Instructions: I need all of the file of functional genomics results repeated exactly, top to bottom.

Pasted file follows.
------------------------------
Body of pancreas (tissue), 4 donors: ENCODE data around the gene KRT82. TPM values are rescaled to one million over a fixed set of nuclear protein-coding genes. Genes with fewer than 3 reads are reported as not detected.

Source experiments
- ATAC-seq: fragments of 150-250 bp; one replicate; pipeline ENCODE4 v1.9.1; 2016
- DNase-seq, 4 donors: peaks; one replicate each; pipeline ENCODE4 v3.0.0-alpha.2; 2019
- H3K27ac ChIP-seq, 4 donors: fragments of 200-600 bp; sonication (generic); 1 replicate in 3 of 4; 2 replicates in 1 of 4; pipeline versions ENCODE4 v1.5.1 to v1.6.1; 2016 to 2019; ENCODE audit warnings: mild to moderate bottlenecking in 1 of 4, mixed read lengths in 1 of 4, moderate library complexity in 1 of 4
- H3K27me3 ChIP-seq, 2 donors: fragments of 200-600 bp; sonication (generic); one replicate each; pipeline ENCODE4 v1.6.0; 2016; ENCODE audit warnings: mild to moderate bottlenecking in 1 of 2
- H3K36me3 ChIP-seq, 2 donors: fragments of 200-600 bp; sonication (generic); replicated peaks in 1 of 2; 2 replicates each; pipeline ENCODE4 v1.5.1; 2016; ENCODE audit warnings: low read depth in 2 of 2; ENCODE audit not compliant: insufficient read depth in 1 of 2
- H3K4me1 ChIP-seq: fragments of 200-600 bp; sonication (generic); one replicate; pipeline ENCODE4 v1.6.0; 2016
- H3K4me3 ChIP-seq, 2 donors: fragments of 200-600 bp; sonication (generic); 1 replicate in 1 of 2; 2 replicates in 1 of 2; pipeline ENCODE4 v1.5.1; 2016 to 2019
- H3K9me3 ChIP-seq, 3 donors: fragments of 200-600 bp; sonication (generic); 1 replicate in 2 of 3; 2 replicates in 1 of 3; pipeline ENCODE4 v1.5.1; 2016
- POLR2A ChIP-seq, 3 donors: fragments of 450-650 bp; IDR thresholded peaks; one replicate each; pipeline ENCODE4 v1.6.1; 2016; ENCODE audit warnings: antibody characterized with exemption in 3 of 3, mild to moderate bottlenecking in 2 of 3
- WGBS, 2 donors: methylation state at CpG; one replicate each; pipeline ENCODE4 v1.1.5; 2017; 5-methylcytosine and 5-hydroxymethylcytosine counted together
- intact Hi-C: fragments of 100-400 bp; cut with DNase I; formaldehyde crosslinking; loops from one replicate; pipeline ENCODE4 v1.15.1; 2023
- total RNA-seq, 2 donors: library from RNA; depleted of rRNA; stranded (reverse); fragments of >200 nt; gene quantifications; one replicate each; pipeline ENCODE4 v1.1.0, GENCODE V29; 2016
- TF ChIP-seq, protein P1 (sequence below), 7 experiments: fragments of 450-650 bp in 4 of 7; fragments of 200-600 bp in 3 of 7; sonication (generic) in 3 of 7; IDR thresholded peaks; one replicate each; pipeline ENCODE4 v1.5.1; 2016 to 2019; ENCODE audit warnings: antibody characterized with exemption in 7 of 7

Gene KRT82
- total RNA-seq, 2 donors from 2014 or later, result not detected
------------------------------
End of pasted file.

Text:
Body of pancreas (tissue), 4 donors: ENCODE data around the gene KRT82. TPM values are rescaled to one million over a fixed set of nuclear protein-coding genes. Genes with fewer than 3 reads are reported as not detected.

Source experiments
- ATAC-seq: fragments of 150-250 bp; one replicate; pipeline ENCODE4 v1.9.1; 2016
- DNase-seq, 4 donors: peaks; one replicate each; pipeline ENCODE4 v3.0.0-alpha.2; 2019
- H3K27ac ChIP-seq, 4 donors: fragments of 200-600 bp; sonication (generic); 1 replicate in 3 of 4; 2 replicates in 1 of 4; pipeline versions ENCODE4 v1.5.1 to v1.6.1; 2016 to 2019; ENCODE audit warnings: mild to moderate bottlenecking in 1 of 4, mixed read lengths in 1 of 4, moderate library complexity in 1 of 4
- H3K27me3 ChIP-seq, 2 donors: fragments of 200-600 bp; sonication (generic); one replicate each; pipeline ENCODE4 v1.6.0; 2016; ENCODE audit warnings: mild to moderate bottlenecking in 1 of 2
- H3K36me3 ChIP-seq, 2 donors: fragments of 200-600 bp; sonication (generic); replicated peaks in 1 of 2; 2 replicates each; pipeline ENCODE4 v1.5.1; 2016; ENCODE audit warnings: low read depth in 2 of 2; ENCODE audit not compliant: insufficient read depth in 1 of 2
- H3K4me1 ChIP-seq: fragments of 200-600 bp; sonication (generic); one replicate; pipeline ENCODE4 v1.6.0; 2016
- H3K4me3 ChIP-seq, 2 donors: fragments of 200-600 bp; sonication (generic); 1 replicate in 1 of 2; 2 replicates in 1 of 2; pipeline ENCODE4 v1.5.1; 2016 to 2019
- H3K9me3 ChIP-seq, 3 donors: fragments of 200-600 bp; sonication (generic); 1 replicate in 2 of 3; 2 replicates in 1 of 3; pipeline ENCODE4 v1.5.1; 2016
- POLR2A ChIP-seq, 3 donors: fragments of 450-650 bp; IDR thresholded peaks; one replicate each; pipeline ENCODE4 v1.6.1; 2016; ENCODE audit warnings: antibody characterized with exemption in 3 of 3, mild to moderate bottlenecking in 2 of 3
- WGBS, 2 donors: methylation state at CpG; one replicate each; pipeline ENCODE4 v1.1.5; 2017; 5-methylcytosine and 5-hydroxymethylcytosine counted together
- intact Hi-C: fragments of 100-400 bp; cut with DNase I; formaldehyde crosslinking; loops from one replicate; pipeline ENCODE4 v1.15.1; 2023
- total RNA-seq, 2 donors: library from RNA; depleted of rRNA; stranded (reverse); fragments of >200 nt; gene quantifications; one replicate each; pipeline ENCODE4 v1.1.0, GENCODE V29; 2016
- TF ChIP-seq, protein P1 (sequence below), 7 experiments: fragments of 450-650 bp in 4 of 7; fragments of 200-600 bp in 3 of 7; sonication (generic) in 3 of 7; IDR thresholded peaks; one replicate each; pipeline ENCODE4 v1.5.1; 2016 to 2019; ENCODE audit warnings: antibody characterized with exemption in 7 of 7

Gene KRT82
- total RNA-seq, 2 donors from 2014 or later, result not detected